Evolution of a deadly virus

May 24, 2018 by Leigh Macmillan, Vanderbilt University

Infections caused by the mosquito-borne eastern equine encephalitis virus (EEEV) are severe and have high mortality rates for horses—90 percent—and humans—33 percent, with significant brain damage in most human survivors.

Florida has been hypothesized to be the source of EEEV epidemics, but little is known about the evolutionary characteristics of the .

Suman Das, Ph.D., and colleagues have now sequenced and analyzed complete genomes of 433 EEEV strains collected within the United States from 1934 to 2014.

They report in the Journal of Virology that EEEV appears to evolve relatively slowly and that strains have long-term persistence and higher genetic diversity in Florida, compared to strains from northeastern such as New York and Massachusetts.

The findings support a model in which Florida is a major source of EEEV, with viruses that are endemic in Florida migrating and seeding outbreaks in northern states. The results may have important implications for the control and prevention of other mosquito-borne viruses in the Americas.

Explore further: Mosquito species may be key to transmitting EEE virus in southeast US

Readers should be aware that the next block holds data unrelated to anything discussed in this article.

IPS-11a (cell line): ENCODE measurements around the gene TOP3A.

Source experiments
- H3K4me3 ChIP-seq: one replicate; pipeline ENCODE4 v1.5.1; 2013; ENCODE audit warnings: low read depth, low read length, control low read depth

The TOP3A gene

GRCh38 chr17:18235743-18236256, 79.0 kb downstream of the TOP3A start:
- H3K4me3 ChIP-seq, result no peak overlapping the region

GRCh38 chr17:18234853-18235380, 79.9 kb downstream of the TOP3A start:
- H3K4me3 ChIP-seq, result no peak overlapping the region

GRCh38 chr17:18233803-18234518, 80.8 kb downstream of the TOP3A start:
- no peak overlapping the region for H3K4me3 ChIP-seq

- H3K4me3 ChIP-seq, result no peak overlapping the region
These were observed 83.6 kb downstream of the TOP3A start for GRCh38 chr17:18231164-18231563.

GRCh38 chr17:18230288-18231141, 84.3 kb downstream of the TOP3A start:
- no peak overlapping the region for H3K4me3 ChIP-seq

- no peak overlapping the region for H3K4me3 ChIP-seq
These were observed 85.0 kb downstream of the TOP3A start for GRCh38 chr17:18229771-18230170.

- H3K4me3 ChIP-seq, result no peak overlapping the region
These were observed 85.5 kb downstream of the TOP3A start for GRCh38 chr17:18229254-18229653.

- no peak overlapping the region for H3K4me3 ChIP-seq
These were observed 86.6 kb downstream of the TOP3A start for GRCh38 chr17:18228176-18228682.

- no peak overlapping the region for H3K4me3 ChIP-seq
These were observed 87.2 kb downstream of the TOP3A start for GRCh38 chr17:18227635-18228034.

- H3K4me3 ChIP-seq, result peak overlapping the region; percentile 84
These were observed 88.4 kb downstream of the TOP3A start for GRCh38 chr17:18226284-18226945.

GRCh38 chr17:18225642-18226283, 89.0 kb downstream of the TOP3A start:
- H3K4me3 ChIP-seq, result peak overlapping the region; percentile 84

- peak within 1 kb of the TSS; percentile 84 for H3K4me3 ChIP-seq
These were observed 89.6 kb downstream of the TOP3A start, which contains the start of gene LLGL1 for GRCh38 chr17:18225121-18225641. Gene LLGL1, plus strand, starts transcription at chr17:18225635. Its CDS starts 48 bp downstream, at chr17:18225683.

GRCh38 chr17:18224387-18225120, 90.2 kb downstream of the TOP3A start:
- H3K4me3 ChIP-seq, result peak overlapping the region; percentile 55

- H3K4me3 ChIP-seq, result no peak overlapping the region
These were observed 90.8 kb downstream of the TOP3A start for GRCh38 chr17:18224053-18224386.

More information: Yi Tan et al. Large scale complete genome sequencing and phylodynamic analysis of eastern equine encephalitis virus reveal source-sink transmission dynamics in the United States, Journal of Virology (2018). DOI: 10.1128/JVI.00074-18

Related Stories

CDC: babesiosis risk in northeast/upper midwest travel

July 13, 2012

(HealthDay) -- Adults and children are vulnerable to a host of tick- and mosquito-borne diseases in many Midwestern, Northeastern, and Southwestern states, according to two reports published in the July 13 issue of the U.S. ...

Recommended for you

How plants bind their green pigment chlorophyll

October 19, 2018

Chlorophyll is the pigment used by all plants for photosynthesis. There are two versions, chlorophyll a and chlorophyll b. These are structurally very similar to one another but have different colors, blue-green and yellowish ...

0 comments

Please sign in to add a comment. Registration is free, and takes less than a minute. Read more

Click here to reset your password.
Sign in to get notified via email when new comments are made.